How to pass MRCP PACES

How to pass MRCP PACES exam

Many candidates wonder how to prepare for the MRCP PACES examination.  It can be hard to know where to start – after all, this is a test of clinical skill and acumen.

The first thing to recognise is that it is not possible to revise for this examination exclusively by doing online banks of MCQ’s, or from a book.  There are innumerable candidates who mistakenly conclude that because this tried and tested approach worked for their part I or part II they should stick to the same proven formula.

Wrong.  In fact, very wrong.

PACES measures a different type of knowledge.  Although some basic factual knowledge is essential, this is not really what PACES is designed to test.  If you have passed the part I and part II, you already have 80-100% of the knowledge you need under your belt.

PACES tests all those qualities of being a good doctor that just can’t be answered with a Google search or from a book.  For example:

  • The ability to elicit, interpret and contextualise clinical signs;
  • Displaying empathy;
  • Demonstrating good judgement in ethically challenging scenarios;
  • The ability to think on the spot;
  • Confidence;
  • Efficiency.

So how should you prepare?

Priority one: Practice

Then practice some more.  And then practice again.

For many PACES candidates, modern clinical medicine – with it’s ready access to CT and echo – has relegated the importance of clinical examination to a cursory afterthought.

You must put that behind you and learn to maximise the value you get from examining a patient.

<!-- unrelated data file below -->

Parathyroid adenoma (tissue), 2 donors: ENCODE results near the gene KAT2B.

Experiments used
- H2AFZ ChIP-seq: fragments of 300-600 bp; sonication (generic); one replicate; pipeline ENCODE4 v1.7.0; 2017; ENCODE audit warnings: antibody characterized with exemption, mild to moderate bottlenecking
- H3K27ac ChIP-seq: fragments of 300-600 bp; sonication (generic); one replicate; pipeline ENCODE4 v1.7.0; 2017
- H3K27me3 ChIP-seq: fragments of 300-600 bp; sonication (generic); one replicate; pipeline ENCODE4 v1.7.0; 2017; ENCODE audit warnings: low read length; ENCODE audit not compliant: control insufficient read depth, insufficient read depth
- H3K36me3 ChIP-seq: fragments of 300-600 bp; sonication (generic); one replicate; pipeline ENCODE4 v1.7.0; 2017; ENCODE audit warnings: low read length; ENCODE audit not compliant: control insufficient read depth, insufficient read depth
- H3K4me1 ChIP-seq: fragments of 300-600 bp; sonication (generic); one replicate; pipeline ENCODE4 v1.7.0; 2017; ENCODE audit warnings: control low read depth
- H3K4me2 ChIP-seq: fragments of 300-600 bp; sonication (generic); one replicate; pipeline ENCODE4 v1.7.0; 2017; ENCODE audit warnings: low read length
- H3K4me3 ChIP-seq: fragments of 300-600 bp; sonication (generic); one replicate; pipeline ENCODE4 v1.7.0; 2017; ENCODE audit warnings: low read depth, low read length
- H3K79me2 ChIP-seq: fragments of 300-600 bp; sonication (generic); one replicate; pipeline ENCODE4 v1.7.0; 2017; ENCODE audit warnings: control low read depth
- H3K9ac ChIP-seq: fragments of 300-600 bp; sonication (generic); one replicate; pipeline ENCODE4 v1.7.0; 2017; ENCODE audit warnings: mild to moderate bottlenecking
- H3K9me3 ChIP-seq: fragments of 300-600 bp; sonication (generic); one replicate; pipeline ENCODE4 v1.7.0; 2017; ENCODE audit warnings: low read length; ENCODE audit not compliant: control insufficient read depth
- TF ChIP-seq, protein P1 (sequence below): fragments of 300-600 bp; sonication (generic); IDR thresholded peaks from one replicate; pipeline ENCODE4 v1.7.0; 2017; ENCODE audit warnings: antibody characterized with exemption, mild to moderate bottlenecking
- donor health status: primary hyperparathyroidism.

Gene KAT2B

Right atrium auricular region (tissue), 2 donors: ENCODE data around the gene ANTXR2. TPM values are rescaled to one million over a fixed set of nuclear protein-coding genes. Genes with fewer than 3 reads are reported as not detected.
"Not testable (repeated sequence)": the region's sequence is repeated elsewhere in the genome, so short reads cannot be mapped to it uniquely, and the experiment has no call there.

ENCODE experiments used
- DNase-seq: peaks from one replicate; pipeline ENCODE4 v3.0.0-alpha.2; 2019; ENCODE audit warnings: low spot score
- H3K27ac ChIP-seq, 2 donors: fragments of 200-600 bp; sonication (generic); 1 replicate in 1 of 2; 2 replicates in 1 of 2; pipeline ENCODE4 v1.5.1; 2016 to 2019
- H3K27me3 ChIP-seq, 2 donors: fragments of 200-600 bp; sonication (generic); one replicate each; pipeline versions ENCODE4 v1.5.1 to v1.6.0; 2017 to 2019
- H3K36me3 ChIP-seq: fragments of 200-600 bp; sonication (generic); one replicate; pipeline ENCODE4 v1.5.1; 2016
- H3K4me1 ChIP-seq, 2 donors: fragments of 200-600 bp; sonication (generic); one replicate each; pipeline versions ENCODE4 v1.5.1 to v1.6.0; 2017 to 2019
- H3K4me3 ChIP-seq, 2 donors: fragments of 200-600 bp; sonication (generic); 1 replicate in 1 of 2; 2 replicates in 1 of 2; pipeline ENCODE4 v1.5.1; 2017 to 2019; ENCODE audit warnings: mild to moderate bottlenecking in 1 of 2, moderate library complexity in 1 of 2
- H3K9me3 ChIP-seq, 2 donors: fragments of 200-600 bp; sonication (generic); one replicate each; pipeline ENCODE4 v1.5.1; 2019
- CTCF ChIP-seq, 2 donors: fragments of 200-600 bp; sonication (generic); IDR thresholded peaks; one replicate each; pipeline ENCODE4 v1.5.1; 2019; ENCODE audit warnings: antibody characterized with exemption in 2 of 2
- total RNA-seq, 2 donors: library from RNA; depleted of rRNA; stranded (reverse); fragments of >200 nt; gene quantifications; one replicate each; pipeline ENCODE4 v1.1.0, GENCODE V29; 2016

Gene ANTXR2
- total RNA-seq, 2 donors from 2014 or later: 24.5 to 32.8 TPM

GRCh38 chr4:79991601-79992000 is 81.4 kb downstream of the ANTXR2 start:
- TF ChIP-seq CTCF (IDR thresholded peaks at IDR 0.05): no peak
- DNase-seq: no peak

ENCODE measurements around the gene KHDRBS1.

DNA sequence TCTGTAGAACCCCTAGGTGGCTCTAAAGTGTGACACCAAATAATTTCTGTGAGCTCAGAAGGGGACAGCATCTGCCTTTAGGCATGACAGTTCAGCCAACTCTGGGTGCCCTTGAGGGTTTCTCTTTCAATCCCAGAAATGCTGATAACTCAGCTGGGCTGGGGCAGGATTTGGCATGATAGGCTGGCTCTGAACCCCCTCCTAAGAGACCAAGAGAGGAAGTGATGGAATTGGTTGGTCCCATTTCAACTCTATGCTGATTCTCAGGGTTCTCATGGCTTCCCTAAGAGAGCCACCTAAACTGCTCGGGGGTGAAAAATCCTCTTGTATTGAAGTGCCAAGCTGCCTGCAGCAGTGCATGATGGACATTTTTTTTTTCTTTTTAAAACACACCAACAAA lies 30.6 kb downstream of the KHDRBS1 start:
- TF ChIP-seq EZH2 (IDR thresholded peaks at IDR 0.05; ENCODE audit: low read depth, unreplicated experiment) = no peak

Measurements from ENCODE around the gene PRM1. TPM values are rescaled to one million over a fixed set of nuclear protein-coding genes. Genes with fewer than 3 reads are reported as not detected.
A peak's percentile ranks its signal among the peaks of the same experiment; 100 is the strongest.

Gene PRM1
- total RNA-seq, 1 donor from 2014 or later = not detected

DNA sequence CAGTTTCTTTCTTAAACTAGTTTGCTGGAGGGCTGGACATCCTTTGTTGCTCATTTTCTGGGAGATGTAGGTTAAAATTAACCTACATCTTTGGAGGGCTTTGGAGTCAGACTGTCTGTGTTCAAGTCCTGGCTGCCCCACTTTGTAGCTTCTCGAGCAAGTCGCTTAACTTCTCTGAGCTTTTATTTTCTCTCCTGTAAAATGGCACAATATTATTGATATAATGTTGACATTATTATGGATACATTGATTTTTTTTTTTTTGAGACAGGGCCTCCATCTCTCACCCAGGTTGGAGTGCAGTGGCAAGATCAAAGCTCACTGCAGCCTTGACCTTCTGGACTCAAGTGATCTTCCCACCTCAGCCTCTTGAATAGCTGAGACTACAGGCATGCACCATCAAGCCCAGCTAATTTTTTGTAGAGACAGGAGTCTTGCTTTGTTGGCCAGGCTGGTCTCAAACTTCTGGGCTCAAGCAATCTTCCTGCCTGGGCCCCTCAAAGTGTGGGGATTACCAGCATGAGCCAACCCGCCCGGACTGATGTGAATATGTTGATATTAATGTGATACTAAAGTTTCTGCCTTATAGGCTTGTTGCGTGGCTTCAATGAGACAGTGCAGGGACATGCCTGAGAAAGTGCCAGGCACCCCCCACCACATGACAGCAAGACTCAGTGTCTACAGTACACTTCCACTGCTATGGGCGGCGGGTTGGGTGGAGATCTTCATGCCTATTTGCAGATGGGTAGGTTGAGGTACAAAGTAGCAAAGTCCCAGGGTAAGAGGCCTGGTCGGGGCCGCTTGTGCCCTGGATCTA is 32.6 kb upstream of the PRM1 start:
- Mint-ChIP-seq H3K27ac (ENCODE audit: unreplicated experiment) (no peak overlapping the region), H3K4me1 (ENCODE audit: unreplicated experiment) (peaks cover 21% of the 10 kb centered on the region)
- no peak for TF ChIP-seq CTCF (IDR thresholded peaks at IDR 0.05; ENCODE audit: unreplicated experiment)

Not only because it will help you pass the PACES but because you will be a much better doctor.

Examine your friends.  Examine patients who are well.  Examine patients who are ill.  Examine your relatives.  Examine your partner, or your sibling, or your parents.

Work on your examination routines until you don’t have to give a nanosecond’s thought to what you’re doing and are focusing solely on deciding whether you can identify a clinical sign or not.

PACES is tough.  You don’t want to be spending your brain power on what to do next in your clinical examination of the patient.  You need to be thinking about what you’re going to tell the examiners.

Priority two: Experience

Expose yourself to clinical signs and scenarios.

Doctors taking the MRCP PACES need to discern normal variation from abnormal pathology.  Just as modern investigations have hampered doctors’ ability to thoroughly examine a patient, they have also damaged their ability to interpret what they’re hearing through a stethoscope.

Are you a doctor (there are many) who got in the habit of hearing a potentially abnormal heart sound and just booking an echo?

You need to get over that.